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FW: 7/31/2003 Daily Report from The Chronicle of Higher Education

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  • Popplestone, Ann
    ... From: The Chronicle [mailto:daily@chronicle.com] Sent: Thursday, July 31, 2003 5:00 AM To: Chronicle Daily Report Subject: 7/31/2003 Daily Report from The
    Message 1 of 1 , Jul 31, 2003
      -----Original Message-----
      From: The Chronicle [mailto:daily@...]
      Sent: Thursday, July 31, 2003 5:00 AM
      To: Chronicle Daily Report
      Subject: 7/31/2003 Daily Report from The Chronicle of Higher Education

      ACADEME TODAY: The Chronicle of Higher Education's
      Daily Report for subscribers

      Good day!

      Here are news bulletins from The Chronicle of Higher Education for
      Thursday, July 31.

      * THE BUSH ADMINISTRATION has indicated that it plans to be
      tough on colleges as the Higher Education Act is renewed next
      year, but the president hinted Wednesday that he approves of
      the job that community colleges are doing.
      --> SEE http://chronicle.com/daily/2003/07/2003073101n.htm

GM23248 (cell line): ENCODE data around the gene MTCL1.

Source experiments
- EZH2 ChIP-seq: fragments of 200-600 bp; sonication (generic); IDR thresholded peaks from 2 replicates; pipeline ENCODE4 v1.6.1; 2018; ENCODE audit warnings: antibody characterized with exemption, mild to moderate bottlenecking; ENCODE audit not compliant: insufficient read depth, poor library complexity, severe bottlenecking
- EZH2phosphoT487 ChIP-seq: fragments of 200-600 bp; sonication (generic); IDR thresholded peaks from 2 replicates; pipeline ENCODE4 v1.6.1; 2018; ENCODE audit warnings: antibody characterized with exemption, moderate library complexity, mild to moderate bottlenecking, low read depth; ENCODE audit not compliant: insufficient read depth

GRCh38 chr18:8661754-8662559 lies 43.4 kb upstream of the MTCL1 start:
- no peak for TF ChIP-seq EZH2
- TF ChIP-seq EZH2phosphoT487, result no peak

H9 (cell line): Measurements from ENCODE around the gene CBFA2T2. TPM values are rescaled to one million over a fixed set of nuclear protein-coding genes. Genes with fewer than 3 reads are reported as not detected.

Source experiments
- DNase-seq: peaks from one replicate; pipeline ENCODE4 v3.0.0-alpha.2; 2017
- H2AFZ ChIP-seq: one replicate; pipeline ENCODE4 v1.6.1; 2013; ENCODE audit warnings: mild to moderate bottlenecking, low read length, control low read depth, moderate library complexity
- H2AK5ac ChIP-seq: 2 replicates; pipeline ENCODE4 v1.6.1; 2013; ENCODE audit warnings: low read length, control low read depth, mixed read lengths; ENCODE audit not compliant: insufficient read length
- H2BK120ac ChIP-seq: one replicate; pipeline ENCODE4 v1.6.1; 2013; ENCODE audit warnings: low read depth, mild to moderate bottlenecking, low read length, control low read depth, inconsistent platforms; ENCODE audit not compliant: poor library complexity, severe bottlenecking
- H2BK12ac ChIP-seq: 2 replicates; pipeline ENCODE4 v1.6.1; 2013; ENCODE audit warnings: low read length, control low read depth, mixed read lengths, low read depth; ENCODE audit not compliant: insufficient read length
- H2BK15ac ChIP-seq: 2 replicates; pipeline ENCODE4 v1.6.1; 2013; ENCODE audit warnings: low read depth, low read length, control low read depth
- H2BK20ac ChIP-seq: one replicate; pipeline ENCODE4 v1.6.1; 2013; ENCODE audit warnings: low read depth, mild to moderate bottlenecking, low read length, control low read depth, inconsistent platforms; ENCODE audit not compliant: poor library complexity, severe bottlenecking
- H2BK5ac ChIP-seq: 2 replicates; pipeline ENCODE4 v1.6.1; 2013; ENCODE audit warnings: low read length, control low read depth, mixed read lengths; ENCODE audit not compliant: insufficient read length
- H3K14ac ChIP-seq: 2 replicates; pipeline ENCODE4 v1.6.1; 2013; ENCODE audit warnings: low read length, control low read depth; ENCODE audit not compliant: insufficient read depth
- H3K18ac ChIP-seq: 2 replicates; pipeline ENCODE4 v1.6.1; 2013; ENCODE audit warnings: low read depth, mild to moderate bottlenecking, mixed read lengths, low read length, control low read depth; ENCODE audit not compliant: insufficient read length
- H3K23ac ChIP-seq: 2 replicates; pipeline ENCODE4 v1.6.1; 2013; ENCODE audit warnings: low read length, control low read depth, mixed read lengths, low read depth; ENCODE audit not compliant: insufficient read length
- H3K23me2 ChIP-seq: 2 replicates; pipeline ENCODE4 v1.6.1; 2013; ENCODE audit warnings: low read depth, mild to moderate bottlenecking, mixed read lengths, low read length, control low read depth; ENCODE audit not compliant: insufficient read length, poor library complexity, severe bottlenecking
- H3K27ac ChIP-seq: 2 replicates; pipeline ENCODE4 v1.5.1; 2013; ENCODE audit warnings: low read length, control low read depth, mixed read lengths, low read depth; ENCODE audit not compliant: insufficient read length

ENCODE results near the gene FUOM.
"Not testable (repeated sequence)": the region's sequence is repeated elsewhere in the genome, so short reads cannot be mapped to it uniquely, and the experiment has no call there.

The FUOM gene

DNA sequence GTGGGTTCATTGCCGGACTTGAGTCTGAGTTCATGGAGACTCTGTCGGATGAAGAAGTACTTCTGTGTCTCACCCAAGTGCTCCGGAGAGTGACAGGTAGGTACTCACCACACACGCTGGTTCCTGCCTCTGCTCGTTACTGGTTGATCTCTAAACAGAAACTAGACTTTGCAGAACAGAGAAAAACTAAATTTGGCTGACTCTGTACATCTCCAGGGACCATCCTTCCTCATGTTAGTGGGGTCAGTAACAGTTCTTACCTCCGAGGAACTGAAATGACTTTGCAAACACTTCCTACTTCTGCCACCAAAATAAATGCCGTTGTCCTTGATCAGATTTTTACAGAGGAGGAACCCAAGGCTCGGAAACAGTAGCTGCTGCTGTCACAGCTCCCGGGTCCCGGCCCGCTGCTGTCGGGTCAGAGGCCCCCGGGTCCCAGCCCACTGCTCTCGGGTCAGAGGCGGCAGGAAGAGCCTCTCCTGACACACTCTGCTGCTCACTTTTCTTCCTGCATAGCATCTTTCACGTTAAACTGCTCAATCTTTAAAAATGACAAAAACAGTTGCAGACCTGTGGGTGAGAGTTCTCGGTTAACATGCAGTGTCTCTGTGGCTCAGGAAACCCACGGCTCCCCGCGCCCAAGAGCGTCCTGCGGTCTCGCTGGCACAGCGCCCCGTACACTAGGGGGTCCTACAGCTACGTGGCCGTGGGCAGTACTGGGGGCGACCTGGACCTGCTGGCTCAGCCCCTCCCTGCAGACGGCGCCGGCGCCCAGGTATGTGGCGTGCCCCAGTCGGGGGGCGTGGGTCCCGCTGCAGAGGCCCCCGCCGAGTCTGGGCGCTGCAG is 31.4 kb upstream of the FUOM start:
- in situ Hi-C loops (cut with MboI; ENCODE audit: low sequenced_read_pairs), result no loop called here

A glance at the July/August issue of "Archaeology":
      Blocking the sale of looted antiquities

      Neil Brodie looks at the illegal wartime traffic in stolen
      artifacts and asks, What can be done to stop it in Iraq?
      "Museums are ripe for the picking during times of conflict," yet
      little action has ever been taken to block the sale of looted
      materials, writes Mr. Brodie, who heads the Illicit Antiquities
      Research Centre at the University of Cambridge's McDonald
      Institute for Archaeological Research.

      A lack of attention from the news media is partly to blame, he
      argues. The recovery of such artifacts in Iraq "will be long
      term, and the greatest threat it faces is loss of public
      interest and thus political support when the media gaze is drawn
      to other cultural disasters," Mr. Brodie writes. It is
      imperative that the sacking of Baghdad's museums "not become
      last year's news."

      The bigger challenge, however, is preventing stolen treasures
      from being smuggled abroad in the first place. Unfortunately,
      past experience suggests that the outlook is grim. "Large
      numbers of antiquities from Iraq," probably looted during the
      Persian Gulf war, "have been on open sale in Europe and America
      for the past 10 years, and nothing has been done about it," he

      Outside Iraq, stricter enforcement of international laws and
      better training for customs officers would help to curb
      trafficking, Mr. Brodie writes. In addition, amnesties and small
      rewards might be offered inside the country to entice people to
      return stolen objects, he concludes.

      The article is available online at http://www.archaeology.org/

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      Copyright (c) 2003 The Chronicle of Higher Education, Inc.
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